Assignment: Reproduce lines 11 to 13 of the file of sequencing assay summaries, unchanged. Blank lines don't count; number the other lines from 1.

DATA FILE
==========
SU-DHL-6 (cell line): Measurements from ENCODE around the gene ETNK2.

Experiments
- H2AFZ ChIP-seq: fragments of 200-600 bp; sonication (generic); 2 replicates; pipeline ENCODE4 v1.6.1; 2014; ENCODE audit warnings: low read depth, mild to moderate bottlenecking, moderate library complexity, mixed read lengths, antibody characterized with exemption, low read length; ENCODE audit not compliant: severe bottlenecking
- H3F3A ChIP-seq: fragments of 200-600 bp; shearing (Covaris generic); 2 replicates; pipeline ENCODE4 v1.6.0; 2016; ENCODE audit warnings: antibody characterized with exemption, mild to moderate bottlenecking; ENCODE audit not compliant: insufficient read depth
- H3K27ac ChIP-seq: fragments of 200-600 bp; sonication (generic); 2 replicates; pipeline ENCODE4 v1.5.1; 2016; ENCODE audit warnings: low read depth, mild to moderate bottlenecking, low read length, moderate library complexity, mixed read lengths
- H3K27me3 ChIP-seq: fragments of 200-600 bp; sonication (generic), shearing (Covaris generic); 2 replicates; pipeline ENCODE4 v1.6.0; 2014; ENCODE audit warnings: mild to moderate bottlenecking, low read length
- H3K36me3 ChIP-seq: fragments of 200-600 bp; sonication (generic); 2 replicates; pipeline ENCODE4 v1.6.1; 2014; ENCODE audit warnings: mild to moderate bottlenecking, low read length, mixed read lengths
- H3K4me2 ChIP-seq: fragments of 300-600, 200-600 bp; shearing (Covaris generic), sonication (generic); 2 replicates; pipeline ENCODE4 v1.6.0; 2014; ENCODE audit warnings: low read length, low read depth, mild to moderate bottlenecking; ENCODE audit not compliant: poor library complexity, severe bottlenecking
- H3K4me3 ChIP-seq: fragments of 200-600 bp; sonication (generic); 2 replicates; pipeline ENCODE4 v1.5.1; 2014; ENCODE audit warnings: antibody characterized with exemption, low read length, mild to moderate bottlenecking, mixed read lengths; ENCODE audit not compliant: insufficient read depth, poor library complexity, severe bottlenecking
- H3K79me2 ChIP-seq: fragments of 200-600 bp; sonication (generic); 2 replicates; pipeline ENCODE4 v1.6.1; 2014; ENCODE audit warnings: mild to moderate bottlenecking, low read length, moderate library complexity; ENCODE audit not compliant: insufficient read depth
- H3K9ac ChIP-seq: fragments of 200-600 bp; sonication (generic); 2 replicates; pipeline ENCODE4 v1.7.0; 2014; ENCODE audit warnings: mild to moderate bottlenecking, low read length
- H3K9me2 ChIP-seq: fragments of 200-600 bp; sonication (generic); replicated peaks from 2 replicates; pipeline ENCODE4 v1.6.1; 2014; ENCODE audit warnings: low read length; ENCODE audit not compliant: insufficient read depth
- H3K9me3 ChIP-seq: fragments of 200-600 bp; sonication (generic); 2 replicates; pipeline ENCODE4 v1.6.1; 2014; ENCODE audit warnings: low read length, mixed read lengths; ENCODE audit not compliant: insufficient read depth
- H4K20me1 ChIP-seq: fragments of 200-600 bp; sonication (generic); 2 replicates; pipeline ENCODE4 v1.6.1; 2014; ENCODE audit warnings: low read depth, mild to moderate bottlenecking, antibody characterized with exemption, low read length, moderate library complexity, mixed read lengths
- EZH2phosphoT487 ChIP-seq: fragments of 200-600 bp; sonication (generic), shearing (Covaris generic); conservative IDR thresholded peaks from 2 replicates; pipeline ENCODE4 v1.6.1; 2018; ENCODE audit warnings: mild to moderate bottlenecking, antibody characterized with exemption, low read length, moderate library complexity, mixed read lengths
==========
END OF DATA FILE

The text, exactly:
- H3K9ac ChIP-seq: fragments of 200-600 bp; sonication (generic); 2 replicates; pipeline ENCODE4 v1.7.0; 2014; ENCODE audit warnings: mild to moderate bottlenecking, low read length
- H3K9me2 ChIP-seq: fragments of 200-600 bp; sonication (generic); replicated peaks from 2 replicates; pipeline ENCODE4 v1.6.1; 2014; ENCODE audit warnings: low read length; ENCODE audit not compliant: insufficient read depth
- H3K9me3 ChIP-seq: fragments of 200-600 bp; sonication (generic); 2 replicates; pipeline ENCODE4 v1.6.1; 2014; ENCODE audit warnings: low read length, mixed read lengths; ENCODE audit not compliant: insufficient read depth